Since the fall of 2012, Milton Soccer requires all coaches to take the Center for Disease Control (CDC) on-line concussion training course for coaches. We strongly encourage parents of players to take the course too. The course takes approximately 25-30 minutes to complete which is time well spent for the safety of our players and children.
You can access the course through [CDC Concussion Training for Coaches]
BAYS Concussion Policy Information [can be viewed here.]
Milton Soccer Concussion Policy
- All coaches must complete the CDC concussion training course before being allowed to coach a practice or a game.
- Coaches are required to sit a player out for the remainder of a practice or game if the player sustains a blow to the head or a jarring collision that causes the coach to suspect a possible mild or traumatic brain injury.
- Coaches must notify the parents of any such incidents.
- If a coach requires a player to sit out, the player's parents should not return their child to play until the player is seen and given permission to return to full play by a medical professional.
- The coach retains the prerogative to prevent the player from returning to the field if the coach feels that the player is still at risk. The parent bears the responsibility to ensure the child is healthy enough to play.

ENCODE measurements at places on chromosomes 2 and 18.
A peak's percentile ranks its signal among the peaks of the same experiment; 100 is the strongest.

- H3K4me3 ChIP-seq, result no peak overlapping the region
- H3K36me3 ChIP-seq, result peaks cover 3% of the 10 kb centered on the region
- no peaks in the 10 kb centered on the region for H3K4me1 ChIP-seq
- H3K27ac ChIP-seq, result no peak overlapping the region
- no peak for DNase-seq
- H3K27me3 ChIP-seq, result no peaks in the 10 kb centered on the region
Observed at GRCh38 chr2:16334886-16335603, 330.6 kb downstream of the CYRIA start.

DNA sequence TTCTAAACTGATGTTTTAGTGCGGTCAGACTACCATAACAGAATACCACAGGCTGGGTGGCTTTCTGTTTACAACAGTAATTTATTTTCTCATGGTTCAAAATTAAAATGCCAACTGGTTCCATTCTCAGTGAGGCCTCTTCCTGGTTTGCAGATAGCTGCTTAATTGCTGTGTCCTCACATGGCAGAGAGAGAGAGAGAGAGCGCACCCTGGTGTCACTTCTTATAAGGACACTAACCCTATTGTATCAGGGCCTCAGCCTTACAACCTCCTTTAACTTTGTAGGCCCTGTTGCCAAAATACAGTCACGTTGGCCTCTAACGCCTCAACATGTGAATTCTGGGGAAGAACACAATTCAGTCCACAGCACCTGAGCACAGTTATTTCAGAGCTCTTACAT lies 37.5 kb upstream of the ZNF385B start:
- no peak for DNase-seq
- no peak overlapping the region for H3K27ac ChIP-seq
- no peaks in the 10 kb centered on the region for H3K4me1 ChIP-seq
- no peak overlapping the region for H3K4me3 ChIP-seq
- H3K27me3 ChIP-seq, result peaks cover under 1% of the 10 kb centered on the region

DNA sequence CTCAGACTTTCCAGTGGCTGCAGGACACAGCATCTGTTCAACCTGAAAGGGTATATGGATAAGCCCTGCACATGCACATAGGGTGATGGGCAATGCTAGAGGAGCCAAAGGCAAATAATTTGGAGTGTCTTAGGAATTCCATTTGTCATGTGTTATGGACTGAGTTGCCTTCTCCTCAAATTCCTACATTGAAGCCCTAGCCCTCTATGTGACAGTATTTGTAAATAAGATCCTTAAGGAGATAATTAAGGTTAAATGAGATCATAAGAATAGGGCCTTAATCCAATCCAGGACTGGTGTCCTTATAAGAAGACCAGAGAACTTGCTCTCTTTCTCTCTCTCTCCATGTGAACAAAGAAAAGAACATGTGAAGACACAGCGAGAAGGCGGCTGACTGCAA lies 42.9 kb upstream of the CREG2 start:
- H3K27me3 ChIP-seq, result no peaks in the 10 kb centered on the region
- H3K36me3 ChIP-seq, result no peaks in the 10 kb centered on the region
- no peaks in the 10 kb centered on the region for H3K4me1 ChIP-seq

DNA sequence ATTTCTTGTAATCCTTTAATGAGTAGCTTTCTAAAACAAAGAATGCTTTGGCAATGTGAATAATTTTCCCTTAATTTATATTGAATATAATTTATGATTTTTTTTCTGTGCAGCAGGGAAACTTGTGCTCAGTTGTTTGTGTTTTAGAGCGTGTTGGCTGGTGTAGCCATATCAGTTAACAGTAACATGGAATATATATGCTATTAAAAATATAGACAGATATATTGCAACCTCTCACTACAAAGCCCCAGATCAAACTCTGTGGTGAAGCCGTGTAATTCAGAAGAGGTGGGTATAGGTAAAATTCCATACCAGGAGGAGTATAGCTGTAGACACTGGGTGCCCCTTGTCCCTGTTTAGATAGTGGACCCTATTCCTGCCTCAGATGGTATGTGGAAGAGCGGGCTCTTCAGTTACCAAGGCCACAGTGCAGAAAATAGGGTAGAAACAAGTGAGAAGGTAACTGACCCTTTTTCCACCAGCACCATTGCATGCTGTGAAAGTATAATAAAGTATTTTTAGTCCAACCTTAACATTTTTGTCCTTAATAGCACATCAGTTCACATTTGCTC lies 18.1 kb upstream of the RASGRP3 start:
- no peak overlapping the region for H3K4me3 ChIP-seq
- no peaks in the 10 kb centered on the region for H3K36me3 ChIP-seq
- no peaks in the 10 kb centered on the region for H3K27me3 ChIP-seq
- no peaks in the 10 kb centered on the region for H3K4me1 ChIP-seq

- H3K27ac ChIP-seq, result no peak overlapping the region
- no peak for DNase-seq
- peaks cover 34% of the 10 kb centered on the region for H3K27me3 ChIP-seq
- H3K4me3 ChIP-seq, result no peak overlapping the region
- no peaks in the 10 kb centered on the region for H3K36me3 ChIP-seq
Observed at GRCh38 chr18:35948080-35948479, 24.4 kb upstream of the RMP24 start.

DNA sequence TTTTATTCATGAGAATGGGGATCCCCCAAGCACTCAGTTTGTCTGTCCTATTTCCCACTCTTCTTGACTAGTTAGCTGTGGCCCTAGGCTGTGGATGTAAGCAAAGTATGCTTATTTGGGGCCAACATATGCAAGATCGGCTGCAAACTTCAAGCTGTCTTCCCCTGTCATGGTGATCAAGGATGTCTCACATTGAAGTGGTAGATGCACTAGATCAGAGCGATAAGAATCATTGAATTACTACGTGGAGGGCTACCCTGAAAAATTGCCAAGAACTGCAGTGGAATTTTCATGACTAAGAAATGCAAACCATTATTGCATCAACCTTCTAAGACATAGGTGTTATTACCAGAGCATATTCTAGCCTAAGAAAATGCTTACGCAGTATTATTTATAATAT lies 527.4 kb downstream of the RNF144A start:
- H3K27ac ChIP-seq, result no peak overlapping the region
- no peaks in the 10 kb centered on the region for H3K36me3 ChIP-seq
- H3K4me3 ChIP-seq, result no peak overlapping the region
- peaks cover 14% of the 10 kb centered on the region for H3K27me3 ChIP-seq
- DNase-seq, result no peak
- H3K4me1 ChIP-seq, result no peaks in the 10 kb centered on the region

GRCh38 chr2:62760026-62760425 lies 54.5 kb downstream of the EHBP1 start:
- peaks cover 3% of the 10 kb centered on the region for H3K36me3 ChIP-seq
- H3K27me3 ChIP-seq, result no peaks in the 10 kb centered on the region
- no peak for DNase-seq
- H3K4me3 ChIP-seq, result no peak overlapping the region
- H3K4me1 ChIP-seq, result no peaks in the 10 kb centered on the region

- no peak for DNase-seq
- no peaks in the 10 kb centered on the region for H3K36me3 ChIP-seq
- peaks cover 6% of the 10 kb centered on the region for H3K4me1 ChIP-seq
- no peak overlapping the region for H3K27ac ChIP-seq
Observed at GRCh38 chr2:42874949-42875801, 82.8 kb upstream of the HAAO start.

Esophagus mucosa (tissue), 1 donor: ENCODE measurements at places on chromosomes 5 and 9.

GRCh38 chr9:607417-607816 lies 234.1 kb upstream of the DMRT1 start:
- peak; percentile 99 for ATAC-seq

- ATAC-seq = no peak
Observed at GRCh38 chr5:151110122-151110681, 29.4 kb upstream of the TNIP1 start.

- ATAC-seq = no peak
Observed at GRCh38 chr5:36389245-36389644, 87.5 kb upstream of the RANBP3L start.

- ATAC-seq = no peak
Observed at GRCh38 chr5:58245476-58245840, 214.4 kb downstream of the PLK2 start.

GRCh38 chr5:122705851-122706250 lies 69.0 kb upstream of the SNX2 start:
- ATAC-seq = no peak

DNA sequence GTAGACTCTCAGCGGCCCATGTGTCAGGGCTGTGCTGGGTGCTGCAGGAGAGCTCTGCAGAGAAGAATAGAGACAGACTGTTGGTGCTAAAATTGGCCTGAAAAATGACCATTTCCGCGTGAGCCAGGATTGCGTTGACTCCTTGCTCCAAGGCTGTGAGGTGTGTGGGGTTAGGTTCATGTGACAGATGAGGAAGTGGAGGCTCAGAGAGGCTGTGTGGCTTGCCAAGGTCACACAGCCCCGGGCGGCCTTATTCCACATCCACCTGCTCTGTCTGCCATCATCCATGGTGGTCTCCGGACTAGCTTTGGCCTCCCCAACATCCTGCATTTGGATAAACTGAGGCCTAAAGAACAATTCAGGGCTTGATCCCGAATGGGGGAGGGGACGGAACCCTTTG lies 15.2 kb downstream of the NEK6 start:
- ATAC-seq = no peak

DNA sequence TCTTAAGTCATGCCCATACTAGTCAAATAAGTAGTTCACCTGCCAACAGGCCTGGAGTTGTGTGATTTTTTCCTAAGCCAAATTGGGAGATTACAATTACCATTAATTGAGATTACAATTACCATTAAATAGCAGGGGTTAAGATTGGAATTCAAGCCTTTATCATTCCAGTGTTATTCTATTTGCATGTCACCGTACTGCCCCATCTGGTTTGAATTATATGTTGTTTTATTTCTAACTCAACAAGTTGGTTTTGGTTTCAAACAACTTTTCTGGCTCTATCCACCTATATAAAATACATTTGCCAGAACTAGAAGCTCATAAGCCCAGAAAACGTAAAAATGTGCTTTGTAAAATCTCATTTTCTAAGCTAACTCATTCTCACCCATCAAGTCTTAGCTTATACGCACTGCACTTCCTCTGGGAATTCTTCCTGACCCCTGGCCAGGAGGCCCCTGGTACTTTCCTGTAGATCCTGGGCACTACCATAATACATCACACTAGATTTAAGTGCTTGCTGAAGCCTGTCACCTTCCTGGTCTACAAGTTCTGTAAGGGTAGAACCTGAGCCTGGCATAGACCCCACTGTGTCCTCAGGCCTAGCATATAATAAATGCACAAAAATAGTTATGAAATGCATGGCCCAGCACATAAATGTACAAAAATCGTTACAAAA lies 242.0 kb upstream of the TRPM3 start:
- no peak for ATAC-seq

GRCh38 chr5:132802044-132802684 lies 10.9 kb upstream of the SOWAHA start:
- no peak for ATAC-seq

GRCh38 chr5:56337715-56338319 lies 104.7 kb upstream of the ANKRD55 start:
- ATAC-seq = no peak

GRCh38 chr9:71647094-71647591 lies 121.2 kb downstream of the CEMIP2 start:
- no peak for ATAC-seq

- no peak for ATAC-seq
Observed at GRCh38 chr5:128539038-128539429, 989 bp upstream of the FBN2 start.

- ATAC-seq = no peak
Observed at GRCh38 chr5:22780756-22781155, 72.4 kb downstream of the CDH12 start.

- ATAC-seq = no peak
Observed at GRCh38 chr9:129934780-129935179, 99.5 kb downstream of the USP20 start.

If the player experiences one or more of the following signs or symptoms, he or she should be be referred to a health care professional to determine if the player has a concussion:
- Appears dazed or stunned
- Is confused about events
- Repeats questions
- Answers questions slowly
- Can't recall events prior to the injury
- Can't recall events after the injury
- Loses consciousness (even briefly)
- Shows behavior or personality changes
- Headache or "pressure" in the head
- Nausea or vomiting
- Balance problems or dizziness
- Fatigue or feeling tired
- Blurry or double vision
- Sensitivity to light
- Sensitivity to noise
- Numbness or tingling
- Does not "feel right"
- Difficulty thinking clearly
- Difficulty concentrating
- Difficulty remembering
- Feeling more slowed down
- Feeling sluggish, hazy, foggy, or groggy
- More emotional than usual
Players should be seen in an emergency department right away if he or she has:
- One pupil (the black part in the middle of the eye) larger than the other
- Drowsiness or cannot be awakened
- A headache that gets worse and does not go away
- Weakness, numbness, or decreased coordination
- Repeated vomiting ro nausea
- Slurred speech
- Convulsions or seizures
- Difficulty recognizing people or places
- Increasing confusion, restlessness, or agitation
- Unusual behavior
- Loss of consciousness
If it is determined that the player did experience a concussion, the coach will need a note from the doctor saying it is okay for the player to resume practices and games.